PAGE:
- Sainsbury’s swings to £137 million of pre-tax loss in the first half.
- The supermarket chain reports £14.94 billion of revenue in H1.
- Sainsbury’s declares 3.2 pence of interim dividend on Thursday.
Sainsbury’s plc (LON: SBRY) swung to a pre-tax loss in the first six months of fiscal 2021 due to higher costs attributed to the Coronavirus pandemic.
Shares of the company were reported about 0.5% up in premarket trading on Thursday. But Sainsbury’s tanked close to 5% on market open. Including the price action, it is now trading at 200 pence per share versus a higher 232 pence per share at the start of the year. In March, the stock had plummeted to a year to date low of 175 pence per share due to COVID-19 restrictions.
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Sainsbury’s reports £14.94 billion of revenue in the first half
Sainsbury reported £137 million of pre-tax loss in the fiscal first half that concluded on 19th September. The grocer valued one-off costs attributed to its strategic changes, including Argos store closures, at £438 million. In comparison, the British company had registered £9 million of profit in the same period last year.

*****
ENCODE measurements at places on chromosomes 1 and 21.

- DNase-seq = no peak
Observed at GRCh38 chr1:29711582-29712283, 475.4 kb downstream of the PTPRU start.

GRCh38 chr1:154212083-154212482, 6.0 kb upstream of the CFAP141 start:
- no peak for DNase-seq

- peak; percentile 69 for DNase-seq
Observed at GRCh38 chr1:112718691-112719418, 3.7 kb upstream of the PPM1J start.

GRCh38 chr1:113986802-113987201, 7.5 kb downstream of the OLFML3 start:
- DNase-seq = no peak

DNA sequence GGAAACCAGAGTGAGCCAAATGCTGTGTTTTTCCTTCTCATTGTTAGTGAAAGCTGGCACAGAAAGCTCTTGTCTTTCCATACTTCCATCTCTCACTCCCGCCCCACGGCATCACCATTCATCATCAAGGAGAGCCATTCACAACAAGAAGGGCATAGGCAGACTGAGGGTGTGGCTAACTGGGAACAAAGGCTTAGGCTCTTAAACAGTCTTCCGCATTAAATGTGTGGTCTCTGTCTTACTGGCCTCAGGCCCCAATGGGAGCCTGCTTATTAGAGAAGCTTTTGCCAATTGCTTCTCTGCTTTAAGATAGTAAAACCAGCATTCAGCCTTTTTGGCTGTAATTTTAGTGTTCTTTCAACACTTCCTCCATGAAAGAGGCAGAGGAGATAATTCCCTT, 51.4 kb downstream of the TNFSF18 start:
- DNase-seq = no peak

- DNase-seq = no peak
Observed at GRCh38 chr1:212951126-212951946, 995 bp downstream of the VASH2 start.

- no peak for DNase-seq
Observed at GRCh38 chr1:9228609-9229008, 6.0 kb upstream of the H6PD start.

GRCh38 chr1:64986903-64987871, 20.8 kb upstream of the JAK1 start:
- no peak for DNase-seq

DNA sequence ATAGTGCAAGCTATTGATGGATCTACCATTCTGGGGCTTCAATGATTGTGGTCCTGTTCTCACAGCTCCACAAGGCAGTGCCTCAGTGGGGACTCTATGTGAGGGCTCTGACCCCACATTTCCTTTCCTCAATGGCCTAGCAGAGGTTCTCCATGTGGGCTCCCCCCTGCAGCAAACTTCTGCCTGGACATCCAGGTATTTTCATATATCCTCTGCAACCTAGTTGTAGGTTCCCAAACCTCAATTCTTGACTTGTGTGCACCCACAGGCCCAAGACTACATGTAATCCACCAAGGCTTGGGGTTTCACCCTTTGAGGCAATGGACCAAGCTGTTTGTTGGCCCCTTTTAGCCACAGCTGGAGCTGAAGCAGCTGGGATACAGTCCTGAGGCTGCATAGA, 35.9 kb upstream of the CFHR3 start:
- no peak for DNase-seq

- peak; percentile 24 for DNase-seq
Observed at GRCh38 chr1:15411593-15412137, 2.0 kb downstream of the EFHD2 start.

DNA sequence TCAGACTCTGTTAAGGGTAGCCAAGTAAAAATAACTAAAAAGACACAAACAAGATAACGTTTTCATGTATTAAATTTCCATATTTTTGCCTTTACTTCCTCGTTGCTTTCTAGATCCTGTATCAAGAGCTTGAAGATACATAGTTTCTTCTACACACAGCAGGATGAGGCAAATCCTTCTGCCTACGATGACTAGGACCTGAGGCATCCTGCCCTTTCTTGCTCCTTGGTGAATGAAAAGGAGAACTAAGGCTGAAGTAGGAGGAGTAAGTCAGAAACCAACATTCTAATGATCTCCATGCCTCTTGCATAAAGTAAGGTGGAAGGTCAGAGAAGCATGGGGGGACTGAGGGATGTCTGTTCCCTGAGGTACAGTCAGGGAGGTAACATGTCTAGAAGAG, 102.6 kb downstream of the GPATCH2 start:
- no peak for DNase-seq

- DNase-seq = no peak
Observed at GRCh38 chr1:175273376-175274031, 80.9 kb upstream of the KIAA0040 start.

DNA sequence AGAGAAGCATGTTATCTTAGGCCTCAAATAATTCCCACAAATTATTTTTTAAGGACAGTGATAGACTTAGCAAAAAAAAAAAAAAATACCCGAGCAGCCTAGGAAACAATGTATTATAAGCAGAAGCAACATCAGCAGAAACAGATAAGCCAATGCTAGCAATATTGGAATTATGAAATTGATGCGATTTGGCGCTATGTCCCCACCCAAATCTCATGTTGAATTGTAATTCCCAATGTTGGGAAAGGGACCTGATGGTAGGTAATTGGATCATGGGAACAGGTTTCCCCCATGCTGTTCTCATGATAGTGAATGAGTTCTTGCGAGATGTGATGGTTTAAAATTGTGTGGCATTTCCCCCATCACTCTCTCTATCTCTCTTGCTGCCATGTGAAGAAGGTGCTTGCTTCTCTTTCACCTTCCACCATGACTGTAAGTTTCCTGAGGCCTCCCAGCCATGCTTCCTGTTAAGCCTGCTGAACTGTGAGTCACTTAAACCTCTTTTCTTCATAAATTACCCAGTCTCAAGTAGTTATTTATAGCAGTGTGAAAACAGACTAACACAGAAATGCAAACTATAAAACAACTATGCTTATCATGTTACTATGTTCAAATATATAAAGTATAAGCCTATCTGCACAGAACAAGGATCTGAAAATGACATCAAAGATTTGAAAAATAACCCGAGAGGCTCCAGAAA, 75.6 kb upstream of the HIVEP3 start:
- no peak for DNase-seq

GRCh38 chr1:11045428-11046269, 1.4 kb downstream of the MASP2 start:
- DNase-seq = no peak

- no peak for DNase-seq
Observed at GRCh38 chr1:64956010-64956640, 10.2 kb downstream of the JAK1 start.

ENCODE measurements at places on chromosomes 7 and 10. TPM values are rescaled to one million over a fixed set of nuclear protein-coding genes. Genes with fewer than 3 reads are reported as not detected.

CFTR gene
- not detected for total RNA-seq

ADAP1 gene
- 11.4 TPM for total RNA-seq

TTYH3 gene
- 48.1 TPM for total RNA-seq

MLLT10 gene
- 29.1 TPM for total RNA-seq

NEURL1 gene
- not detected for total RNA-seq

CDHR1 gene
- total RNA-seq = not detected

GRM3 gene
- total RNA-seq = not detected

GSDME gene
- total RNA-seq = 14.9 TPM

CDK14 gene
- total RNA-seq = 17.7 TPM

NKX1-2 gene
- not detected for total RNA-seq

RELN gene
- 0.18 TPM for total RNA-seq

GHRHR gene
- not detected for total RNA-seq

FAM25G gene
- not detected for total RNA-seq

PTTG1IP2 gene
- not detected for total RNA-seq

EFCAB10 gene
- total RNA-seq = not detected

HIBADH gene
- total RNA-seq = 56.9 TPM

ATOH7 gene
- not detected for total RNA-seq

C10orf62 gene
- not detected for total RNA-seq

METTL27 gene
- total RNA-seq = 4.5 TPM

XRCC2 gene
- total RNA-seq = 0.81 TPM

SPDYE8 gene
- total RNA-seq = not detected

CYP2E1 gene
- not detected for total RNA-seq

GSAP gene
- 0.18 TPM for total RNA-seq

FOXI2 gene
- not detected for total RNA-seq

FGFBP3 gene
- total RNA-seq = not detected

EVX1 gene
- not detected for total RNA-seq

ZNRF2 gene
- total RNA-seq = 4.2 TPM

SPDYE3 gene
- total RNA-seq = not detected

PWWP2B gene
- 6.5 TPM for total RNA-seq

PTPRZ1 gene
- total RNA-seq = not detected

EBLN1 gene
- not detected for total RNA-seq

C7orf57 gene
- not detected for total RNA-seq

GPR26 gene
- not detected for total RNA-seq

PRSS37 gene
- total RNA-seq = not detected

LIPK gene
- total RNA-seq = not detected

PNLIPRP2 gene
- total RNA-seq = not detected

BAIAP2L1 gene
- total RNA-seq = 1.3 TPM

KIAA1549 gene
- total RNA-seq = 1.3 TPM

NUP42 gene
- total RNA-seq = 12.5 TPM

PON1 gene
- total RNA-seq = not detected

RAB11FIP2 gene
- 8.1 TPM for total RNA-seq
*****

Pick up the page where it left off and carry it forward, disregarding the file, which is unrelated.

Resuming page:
Sainsbury also said on Thursday that its restructuring, including the closure of 420 Argos stores, will result in up to 3,500 jobs lost in the coming years.
The United Kingdom’s second-largest chain of supermarkets said retail costs in H1 stood at £290 million due to the ongoing COVID-19 crisis. Retail costs were partially offset by business-rates relief that it valued at £230 million. In Q1, Sainsbury’s had reported an 8.2% annualised growth in underlying retail sales.
In terms of revenue, Sainsbury’s posted a decline to £14.94 billion versus the year-ago figure of £15.10 billion. According to the London-based company:
“Sales during the first half were stronger than the base-case assumptions we outlined in April, particularly at Argos, driving a strong underlying profit increase against a soft comparative base.”
Sainsbury’s declares 3.2 pence of interim dividend on Thursday
Underlying pre-tax profit, Sainsbury’s added, came in at £301 million in the fiscal first half. In the comparable period of last year, its underlying pre-tax profit was capped at a lower £238 million.
The company’s board on Thursday declared 3.2 pence of interim dividend that was only marginally lower than 3.3 pence last year. The board also recommended 7.3 pence of a special dividend. Sainsbury’s said:
Our current assumptions would result in full-year group underlying pre-tax profit increasing by at least 5% year on year.”
At the time of writing, the British chain of supermarket is valued at £3.42 billion and has a price to earnings ratio of 34.39.